Variety is a delicious spice of life. The side dish to variety should involve privacy, respect, tolerance, a curiosity for knowledge and a saucy splash of good manners. People are more than the sum of their parts and to try to confine and, more importantly, condemn them due to one aspect of their makeup is both foolish and insulting.

Prejudice is fuelled by the belief in a just world. Life and existence can be, at times, seen as unfair and unjust due to conditions we place upon it; death is unfair, having to do extra is unfair, being tall/short/female/male/gay/straight is unfair. Like our concept of time, these genres of life are created by humans for use by humans alone. The prejudices we have are generally localised to traits developed and exhibited by our own species (I’ve yet to see an ‘Anti-Shetland Pony Association’ amongst equines). While the particular topic of rape, rape culture and ‘slut shaming’ is a theme of this bias, the actual issue runs far deeper. Humans are clan animals; by aligning ourselves with those similar to us in some way, we can feel a sense of belonging. We’re a long way off using our common species as a connecting trait. Maybe one day we’ll move beyond worrying about people sexuality or appearance or opinion. But for now we have many deep-seeded issues to work through.

Father Christmas DOES exist! I've seen him on the telly!

Father Christmas DOES exist! I’ve seen him on the telly!

We’re a child race who is just beginning to discover the natural world around us and, unlike when we were very young and we believed nature would take care of us, we are finding nature to be cold, dangerous and completely indifferent. That sort of realisation can send shock waves through the soul, in much the same way as the truth of Father Christmas may have once done. Our adaptive nature will certainly get us through our disputes but how long will that take? Many great civilisations have fallen due to rigidity and false knowledge (and who knows how many others have been forgotten and swallowed by time), their lessons and knowledge lost. Our ability to tackle these small (on the grand scale) problems will set our foundations for the future and determine whether or not we will survive in nature’s unconcerned landscape or whether we will ultimately destroy ourselves and be lost to time forever.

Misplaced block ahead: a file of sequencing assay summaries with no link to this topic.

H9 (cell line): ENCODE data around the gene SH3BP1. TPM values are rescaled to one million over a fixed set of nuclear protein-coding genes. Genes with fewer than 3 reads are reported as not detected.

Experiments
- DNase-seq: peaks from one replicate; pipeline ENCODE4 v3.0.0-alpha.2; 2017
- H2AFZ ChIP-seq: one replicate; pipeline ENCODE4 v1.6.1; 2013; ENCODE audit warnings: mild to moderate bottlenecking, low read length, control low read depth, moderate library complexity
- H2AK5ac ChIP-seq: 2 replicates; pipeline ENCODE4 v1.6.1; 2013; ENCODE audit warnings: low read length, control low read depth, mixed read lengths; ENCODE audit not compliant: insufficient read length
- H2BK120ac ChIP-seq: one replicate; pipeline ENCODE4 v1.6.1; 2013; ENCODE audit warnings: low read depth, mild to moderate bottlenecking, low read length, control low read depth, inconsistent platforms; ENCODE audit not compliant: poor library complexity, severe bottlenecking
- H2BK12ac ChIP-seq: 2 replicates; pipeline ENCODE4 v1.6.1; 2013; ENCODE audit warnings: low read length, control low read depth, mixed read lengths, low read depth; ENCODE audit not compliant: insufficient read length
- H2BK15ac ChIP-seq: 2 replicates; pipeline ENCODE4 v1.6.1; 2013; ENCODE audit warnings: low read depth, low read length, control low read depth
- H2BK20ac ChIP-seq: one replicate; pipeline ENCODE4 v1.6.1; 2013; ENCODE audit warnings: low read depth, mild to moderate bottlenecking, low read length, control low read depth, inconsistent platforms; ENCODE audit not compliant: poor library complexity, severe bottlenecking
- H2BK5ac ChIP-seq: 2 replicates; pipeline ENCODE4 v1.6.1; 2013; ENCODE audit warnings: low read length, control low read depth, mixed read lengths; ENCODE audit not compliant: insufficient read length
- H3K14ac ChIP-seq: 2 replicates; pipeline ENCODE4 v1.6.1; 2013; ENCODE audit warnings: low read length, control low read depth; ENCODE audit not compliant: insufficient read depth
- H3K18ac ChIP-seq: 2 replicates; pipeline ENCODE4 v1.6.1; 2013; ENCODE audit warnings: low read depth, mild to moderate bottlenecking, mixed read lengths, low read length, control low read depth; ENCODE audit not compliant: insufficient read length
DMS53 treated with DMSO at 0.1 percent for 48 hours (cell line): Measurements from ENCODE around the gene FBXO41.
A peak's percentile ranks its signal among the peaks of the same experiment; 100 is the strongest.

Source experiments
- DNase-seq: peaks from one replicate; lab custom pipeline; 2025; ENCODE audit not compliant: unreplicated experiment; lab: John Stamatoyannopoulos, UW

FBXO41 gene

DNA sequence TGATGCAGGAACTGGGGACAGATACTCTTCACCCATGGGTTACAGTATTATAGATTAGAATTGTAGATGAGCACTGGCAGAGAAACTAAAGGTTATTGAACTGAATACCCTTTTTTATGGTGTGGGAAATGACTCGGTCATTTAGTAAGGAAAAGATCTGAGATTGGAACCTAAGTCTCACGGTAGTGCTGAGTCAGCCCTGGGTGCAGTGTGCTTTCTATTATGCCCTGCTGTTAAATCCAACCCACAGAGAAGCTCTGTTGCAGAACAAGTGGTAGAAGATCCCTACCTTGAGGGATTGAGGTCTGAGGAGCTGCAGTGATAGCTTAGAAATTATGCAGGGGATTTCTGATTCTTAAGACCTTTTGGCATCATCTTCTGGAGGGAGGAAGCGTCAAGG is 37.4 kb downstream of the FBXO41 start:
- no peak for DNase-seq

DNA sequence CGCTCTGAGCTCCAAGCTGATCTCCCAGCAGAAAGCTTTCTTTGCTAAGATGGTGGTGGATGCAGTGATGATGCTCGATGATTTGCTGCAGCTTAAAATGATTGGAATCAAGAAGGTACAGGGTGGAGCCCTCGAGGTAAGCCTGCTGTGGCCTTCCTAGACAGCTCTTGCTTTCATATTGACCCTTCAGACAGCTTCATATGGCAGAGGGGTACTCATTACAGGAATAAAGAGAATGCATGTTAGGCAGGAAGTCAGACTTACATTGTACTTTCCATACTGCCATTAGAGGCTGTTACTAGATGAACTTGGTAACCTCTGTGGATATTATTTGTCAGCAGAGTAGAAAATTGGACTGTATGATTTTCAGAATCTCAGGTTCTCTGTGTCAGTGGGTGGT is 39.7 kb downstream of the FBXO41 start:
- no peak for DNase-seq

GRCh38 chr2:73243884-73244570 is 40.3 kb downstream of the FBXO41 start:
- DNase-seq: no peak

Advertisements

Leave a Reply

Fill in your details below or click an icon to log in:

WordPress.com Logo

You are commenting using your WordPress.com account. Log Out / Change )

Twitter picture

You are commenting using your Twitter account. Log Out / Change )

Facebook photo

You are commenting using your Facebook account. Log Out / Change )

Google+ photo

You are commenting using your Google+ account. Log Out / Change )

Connecting to %s